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Document Preservation

by: Your Family Legacy

Proper preservation of the papers that make up a family history collection is often neglected by many people. The papers I’m referring to could be printouts from your computer, newspaper clippings, birth/death/marriage certificates, old report cards, mom’s love letters, and so forth. A little bit of care is all that is needed and you’ll greatly increase a document’s longevity. After all, we want them to last so our descendants can enjoy them. Its not hard either, here are some tips:

1. For documents that are on acid-bearing paper (such as birth certificates, newspaper clippings, etc.), spray them with a deacidification spray, such as Archival Mist. This will neutralize the acid and stop the paper from weakening over time.

2. Print out your computer data on acid free paper. There are many suppliers of this and you can buy it at an office supply store. But don’t let the paper come into contact with other acid bearing paper/materials because it will contaminate the paper.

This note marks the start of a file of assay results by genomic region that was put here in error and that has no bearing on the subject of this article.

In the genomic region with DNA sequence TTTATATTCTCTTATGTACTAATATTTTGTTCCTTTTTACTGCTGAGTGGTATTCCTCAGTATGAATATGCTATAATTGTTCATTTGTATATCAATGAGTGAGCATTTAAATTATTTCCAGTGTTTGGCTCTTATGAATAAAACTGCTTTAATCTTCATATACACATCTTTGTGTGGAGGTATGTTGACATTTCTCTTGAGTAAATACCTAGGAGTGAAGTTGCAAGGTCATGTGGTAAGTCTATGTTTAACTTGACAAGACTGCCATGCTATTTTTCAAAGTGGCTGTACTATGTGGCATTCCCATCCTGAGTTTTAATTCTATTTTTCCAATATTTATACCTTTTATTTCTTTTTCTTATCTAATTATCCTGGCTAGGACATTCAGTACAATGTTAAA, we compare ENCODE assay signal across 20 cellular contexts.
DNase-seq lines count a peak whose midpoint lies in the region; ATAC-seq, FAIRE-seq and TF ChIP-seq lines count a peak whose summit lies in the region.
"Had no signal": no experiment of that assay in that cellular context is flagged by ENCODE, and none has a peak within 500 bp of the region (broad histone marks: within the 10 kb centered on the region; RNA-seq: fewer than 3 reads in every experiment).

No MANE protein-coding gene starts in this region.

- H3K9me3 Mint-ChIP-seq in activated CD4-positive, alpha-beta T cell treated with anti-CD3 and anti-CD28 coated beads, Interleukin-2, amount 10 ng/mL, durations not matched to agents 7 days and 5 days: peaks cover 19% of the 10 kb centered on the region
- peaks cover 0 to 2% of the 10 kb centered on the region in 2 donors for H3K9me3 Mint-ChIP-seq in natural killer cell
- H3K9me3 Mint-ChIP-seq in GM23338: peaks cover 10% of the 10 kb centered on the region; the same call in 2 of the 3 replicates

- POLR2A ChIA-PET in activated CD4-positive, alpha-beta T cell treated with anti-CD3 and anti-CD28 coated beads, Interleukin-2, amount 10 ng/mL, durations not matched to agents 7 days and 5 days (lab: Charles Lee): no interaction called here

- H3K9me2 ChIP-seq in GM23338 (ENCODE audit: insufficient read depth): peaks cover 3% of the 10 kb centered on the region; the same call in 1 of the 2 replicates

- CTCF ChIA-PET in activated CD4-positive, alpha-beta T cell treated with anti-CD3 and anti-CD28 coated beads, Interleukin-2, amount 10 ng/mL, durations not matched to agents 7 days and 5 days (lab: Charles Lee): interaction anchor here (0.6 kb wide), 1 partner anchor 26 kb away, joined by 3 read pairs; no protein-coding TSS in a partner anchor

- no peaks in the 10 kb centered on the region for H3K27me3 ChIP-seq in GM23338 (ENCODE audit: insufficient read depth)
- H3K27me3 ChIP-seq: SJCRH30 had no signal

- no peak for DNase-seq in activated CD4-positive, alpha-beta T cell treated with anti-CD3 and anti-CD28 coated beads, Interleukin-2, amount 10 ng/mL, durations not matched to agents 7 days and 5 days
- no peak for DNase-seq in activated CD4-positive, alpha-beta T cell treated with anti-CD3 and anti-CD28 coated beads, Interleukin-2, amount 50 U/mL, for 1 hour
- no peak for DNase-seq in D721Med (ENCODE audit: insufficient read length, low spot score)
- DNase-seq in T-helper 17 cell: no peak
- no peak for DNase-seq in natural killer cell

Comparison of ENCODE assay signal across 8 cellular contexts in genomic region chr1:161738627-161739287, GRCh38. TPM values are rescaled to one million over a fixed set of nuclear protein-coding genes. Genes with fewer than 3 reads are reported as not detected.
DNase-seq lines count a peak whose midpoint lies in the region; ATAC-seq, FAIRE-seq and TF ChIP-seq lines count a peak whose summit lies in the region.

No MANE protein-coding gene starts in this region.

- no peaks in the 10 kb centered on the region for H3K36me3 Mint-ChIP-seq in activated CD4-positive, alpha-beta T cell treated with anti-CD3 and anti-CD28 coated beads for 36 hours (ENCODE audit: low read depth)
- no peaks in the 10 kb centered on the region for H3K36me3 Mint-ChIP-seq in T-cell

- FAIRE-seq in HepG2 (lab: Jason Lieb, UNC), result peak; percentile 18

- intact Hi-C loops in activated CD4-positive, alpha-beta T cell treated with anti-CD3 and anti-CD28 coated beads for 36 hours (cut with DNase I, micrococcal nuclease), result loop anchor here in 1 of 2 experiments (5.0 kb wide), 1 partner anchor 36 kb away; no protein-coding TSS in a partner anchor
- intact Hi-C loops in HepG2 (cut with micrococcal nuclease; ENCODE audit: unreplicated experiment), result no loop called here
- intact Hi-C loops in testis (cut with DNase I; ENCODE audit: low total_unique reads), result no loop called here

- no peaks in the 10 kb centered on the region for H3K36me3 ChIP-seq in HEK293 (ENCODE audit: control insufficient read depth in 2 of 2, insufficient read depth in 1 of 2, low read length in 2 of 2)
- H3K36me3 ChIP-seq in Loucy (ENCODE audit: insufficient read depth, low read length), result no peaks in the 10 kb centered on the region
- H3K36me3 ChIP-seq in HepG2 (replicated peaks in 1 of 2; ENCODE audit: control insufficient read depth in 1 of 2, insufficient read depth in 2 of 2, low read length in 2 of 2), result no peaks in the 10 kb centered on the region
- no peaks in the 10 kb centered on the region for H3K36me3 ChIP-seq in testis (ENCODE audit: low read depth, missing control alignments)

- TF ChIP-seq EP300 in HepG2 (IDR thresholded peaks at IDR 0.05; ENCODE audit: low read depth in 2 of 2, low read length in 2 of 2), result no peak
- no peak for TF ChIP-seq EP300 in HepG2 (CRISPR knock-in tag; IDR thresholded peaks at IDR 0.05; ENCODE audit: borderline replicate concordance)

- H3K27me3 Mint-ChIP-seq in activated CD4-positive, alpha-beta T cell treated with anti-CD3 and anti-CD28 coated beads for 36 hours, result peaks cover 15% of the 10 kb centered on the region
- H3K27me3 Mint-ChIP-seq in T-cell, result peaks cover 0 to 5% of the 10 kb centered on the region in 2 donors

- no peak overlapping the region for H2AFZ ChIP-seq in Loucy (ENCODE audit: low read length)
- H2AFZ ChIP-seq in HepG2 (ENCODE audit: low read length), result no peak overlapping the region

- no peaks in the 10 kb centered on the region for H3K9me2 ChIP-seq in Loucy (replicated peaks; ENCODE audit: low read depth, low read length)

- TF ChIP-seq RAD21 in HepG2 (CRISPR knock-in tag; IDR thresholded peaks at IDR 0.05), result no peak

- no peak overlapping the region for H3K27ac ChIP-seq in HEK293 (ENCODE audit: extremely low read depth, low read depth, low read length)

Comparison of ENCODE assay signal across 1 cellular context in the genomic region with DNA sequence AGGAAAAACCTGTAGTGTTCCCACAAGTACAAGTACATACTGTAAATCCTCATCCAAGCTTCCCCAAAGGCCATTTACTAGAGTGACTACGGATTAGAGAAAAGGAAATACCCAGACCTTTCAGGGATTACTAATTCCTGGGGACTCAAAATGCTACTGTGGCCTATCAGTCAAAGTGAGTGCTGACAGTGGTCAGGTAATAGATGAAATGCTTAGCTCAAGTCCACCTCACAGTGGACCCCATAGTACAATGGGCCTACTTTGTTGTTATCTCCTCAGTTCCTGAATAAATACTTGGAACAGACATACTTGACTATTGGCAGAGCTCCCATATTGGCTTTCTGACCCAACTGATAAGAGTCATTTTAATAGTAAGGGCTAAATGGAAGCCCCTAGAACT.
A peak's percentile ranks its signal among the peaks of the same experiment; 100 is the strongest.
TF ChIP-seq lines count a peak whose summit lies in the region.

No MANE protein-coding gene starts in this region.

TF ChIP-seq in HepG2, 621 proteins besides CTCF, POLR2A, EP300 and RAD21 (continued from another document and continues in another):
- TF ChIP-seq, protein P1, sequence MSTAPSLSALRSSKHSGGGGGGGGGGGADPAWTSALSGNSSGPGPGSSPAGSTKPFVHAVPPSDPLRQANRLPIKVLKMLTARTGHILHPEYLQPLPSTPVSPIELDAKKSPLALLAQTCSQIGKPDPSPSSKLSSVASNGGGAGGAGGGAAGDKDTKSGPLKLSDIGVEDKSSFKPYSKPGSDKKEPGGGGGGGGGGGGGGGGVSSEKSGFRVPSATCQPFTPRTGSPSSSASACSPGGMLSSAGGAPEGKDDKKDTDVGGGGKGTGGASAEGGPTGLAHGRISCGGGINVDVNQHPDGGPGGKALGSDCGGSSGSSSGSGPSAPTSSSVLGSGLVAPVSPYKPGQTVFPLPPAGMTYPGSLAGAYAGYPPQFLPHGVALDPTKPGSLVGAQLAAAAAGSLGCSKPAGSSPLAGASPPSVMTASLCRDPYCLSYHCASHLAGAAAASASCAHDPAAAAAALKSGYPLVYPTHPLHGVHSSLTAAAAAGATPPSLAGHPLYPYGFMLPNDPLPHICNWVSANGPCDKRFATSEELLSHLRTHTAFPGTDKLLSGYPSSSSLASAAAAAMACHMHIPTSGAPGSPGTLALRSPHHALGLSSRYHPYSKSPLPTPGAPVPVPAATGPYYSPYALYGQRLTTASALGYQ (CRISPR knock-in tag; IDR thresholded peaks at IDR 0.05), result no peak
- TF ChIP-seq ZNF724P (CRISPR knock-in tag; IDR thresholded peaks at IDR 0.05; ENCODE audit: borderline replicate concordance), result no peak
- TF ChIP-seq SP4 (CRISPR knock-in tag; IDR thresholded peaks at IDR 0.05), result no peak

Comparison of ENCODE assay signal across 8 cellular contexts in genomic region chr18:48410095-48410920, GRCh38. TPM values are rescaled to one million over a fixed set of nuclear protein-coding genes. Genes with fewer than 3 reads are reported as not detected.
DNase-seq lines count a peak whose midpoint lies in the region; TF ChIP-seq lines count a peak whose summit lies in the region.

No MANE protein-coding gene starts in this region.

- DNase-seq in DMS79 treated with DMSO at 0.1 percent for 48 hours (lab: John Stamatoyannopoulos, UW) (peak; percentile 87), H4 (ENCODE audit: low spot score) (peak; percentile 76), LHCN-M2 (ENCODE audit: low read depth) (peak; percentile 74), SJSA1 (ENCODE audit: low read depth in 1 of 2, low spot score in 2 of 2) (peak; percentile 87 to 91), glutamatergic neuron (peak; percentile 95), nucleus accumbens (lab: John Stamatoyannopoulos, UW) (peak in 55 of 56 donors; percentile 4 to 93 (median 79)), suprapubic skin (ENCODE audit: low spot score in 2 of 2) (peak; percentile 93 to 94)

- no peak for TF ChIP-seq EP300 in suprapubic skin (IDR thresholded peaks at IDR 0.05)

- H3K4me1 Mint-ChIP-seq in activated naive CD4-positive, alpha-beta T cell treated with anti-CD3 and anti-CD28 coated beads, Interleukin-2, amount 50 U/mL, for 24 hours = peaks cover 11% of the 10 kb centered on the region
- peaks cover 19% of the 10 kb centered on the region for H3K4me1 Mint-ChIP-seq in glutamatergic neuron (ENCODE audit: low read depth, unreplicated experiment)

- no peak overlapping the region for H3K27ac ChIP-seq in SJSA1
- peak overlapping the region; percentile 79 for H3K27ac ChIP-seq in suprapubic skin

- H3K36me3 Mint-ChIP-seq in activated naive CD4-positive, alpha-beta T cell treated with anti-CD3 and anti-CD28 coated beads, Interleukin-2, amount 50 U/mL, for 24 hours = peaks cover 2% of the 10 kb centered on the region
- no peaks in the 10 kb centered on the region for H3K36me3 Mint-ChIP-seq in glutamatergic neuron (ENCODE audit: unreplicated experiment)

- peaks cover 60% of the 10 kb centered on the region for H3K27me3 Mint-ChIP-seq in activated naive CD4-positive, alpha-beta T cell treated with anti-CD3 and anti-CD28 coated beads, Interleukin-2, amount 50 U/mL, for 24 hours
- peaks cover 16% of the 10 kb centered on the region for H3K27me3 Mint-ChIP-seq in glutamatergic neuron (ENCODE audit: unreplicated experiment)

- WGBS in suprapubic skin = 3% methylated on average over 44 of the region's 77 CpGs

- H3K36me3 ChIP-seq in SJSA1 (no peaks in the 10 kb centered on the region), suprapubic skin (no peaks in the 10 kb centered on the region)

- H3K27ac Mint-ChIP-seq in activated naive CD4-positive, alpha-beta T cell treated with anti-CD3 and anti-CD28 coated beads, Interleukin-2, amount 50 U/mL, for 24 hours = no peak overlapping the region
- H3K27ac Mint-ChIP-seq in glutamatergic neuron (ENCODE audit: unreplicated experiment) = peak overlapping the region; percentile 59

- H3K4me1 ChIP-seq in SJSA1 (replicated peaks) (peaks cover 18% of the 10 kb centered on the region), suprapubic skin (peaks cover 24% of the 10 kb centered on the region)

3. If you are putting items in a scrapbook or heritage album, mount them on acid-free, lignin free paper with an acid-free adhesive (you may want to use small amounts of a temporary adhesive on the edges of the document to allow easier removal if needed later).

4. For your very important documents and newspaper clippings, you might want to wear gloves when handling them to keep your skin oils from staining the paper.

5. Store your documents in either archival (meaning acid-free and lignin-free) albums, storage units, or page protectors. Make sure the papers, especially newspaper clippings, are stored flat and not folded.

6. Pens with acid-free ink or pencils should be used if your going to write on a document.

7. Avoid long-term exposure to light as the UV rays can cause damage. High heat and humidity are also detrimental.

8. Use a pH test pen if you have any question as to whether a document is acid free.

9. To repair a torn or ripped document, use an archival, transparent document mending tape (such a made by 3M). Do not use typical cellophane tape.


Library of Congress information on paper preservation:

Guidelines for storage from the State Library of Victoria, Australia:

Miscellaneous tips on handling, storage, etc:

Information about Archival Mist:

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